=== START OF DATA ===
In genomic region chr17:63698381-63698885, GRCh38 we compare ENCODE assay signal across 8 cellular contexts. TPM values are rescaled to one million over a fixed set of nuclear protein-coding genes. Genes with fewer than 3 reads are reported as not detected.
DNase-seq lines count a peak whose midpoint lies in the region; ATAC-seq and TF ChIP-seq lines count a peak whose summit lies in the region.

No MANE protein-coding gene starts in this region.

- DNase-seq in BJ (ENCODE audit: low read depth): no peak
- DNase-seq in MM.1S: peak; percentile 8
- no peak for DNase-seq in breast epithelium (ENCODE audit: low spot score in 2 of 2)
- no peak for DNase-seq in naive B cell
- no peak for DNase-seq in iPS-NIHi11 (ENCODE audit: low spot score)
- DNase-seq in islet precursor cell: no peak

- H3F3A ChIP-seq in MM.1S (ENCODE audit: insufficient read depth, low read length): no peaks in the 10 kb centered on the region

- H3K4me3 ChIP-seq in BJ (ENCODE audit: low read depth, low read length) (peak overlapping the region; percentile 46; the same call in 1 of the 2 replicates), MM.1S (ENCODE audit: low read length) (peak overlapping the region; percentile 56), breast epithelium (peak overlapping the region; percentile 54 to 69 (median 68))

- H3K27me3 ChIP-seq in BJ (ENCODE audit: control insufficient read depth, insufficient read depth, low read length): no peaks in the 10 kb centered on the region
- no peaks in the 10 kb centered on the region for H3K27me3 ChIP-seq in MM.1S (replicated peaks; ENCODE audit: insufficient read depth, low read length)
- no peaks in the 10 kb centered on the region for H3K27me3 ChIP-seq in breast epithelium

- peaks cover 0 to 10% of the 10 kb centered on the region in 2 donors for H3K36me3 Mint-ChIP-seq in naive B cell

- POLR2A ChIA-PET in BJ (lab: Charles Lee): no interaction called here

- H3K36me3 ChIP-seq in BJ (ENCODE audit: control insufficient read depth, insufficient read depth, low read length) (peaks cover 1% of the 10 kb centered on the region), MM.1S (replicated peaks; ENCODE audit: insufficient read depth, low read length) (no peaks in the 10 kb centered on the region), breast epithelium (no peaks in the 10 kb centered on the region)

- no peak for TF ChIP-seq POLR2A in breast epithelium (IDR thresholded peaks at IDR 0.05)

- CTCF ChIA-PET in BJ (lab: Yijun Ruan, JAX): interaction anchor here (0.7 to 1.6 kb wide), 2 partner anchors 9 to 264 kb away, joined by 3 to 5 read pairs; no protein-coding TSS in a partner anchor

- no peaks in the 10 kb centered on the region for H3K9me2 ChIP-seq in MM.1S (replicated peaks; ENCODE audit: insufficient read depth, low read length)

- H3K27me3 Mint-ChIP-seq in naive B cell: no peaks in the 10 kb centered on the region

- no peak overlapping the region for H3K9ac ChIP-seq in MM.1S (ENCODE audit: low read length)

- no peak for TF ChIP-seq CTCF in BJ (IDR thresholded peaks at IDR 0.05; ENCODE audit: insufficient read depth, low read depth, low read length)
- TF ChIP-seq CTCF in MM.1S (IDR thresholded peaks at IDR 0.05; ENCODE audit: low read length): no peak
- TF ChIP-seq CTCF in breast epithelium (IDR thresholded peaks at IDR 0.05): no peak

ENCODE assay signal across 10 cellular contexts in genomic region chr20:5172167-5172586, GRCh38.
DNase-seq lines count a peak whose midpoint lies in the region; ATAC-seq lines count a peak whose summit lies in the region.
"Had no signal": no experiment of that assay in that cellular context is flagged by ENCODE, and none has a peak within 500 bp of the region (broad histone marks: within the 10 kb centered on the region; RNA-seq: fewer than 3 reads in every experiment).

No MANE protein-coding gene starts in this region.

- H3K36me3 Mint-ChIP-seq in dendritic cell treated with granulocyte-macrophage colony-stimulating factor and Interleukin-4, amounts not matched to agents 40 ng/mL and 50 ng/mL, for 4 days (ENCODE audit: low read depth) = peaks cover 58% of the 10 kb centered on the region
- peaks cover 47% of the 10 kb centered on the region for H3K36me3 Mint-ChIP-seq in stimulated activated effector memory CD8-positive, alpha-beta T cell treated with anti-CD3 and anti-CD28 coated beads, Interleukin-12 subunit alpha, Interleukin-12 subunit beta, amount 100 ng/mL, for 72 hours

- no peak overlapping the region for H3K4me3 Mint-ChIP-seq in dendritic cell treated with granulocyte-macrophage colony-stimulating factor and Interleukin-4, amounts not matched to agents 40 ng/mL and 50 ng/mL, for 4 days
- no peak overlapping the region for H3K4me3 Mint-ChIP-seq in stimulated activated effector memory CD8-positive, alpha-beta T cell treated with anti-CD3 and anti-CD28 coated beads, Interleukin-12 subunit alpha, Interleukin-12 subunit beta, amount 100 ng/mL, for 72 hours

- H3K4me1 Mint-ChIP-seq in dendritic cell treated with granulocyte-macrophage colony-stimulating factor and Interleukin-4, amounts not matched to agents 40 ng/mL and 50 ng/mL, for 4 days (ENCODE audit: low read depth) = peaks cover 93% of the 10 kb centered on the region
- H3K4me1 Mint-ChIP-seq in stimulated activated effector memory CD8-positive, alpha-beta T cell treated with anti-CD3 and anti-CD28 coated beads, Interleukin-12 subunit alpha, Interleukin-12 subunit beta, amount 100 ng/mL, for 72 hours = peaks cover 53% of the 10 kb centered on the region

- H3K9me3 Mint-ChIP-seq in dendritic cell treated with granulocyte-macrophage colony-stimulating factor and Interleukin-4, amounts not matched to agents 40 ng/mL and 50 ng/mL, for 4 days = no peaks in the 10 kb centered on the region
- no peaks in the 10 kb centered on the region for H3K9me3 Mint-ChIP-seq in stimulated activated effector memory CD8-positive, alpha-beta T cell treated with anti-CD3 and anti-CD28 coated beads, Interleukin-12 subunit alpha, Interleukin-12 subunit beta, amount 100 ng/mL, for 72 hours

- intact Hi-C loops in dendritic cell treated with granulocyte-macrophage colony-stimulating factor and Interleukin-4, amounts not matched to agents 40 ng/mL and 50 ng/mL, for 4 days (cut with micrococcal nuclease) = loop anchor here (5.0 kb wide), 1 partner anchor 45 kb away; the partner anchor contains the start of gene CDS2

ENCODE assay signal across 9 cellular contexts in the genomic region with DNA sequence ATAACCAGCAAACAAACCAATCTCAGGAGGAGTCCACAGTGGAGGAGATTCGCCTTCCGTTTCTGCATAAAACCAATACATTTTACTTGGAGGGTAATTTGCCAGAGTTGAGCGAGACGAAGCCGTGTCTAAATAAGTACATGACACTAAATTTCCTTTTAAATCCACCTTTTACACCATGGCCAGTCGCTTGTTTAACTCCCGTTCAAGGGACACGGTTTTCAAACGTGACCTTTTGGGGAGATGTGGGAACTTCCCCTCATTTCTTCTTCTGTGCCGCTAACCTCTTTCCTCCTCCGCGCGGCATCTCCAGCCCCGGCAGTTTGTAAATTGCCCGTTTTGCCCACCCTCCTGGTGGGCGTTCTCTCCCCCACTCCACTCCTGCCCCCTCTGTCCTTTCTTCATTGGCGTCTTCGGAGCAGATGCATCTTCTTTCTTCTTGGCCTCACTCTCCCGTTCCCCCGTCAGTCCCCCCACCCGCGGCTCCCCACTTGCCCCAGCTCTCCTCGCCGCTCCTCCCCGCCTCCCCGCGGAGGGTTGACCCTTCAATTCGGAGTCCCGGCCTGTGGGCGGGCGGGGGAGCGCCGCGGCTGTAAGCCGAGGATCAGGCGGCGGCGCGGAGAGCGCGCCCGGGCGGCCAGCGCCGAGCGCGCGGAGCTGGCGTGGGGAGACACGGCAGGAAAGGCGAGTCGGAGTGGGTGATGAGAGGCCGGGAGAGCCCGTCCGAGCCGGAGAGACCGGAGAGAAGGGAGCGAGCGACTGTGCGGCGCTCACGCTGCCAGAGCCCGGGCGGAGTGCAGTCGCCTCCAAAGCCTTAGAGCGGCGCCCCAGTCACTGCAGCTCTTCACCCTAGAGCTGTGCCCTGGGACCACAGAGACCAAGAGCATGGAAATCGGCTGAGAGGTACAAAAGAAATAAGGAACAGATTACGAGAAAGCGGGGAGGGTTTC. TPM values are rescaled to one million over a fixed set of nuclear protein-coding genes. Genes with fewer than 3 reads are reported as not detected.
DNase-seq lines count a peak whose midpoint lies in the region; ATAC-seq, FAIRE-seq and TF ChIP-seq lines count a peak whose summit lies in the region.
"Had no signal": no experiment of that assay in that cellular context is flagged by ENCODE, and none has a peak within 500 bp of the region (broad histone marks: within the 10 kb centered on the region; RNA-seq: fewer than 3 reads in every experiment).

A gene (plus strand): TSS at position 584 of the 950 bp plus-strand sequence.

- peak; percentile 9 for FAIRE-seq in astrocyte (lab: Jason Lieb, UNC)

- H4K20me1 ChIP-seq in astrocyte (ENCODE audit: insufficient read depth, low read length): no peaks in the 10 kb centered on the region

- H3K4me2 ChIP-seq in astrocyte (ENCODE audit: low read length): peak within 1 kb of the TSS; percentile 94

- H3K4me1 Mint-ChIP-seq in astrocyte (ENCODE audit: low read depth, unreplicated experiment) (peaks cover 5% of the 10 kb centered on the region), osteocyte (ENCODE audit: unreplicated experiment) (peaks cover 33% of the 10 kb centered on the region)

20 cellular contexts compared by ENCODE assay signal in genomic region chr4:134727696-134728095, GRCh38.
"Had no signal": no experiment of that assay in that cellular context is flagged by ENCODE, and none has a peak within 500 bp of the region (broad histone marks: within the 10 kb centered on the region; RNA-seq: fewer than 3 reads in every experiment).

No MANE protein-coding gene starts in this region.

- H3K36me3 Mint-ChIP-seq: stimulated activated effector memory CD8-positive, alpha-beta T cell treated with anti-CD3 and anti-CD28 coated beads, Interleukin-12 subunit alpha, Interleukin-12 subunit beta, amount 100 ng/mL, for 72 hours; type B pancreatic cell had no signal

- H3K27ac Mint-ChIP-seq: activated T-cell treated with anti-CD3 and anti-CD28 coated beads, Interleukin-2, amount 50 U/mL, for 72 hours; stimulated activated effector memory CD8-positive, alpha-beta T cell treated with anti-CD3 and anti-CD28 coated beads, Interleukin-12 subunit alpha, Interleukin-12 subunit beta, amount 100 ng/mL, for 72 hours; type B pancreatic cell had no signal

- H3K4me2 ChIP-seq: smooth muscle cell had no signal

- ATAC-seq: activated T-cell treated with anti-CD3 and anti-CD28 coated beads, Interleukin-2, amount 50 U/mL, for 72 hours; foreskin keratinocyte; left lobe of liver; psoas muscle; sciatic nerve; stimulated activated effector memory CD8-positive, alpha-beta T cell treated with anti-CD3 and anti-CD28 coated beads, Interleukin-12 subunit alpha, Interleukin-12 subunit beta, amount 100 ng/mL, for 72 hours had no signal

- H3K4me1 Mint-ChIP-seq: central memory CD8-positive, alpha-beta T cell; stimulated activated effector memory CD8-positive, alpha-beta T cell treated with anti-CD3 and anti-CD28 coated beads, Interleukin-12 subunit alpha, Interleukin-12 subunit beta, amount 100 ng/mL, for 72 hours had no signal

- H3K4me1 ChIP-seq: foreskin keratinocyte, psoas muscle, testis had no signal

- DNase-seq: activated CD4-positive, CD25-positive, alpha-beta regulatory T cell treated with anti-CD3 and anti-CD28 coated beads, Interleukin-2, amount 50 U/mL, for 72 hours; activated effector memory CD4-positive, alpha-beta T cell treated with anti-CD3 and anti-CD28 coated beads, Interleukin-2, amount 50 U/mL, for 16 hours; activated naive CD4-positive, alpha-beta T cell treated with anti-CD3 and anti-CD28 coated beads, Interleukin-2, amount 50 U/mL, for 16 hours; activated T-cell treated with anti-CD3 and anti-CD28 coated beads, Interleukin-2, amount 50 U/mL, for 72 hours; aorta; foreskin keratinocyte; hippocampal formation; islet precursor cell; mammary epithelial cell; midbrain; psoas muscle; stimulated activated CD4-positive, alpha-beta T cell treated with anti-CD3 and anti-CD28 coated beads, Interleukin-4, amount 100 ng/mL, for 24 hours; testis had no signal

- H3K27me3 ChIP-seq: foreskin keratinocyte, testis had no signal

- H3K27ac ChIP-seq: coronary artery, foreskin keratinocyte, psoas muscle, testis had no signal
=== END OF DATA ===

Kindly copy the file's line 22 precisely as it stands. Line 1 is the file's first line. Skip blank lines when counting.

- no peak overlapping the region for H3K9ac ChIP-seq in MM.1S (ENCODE audit: low read length)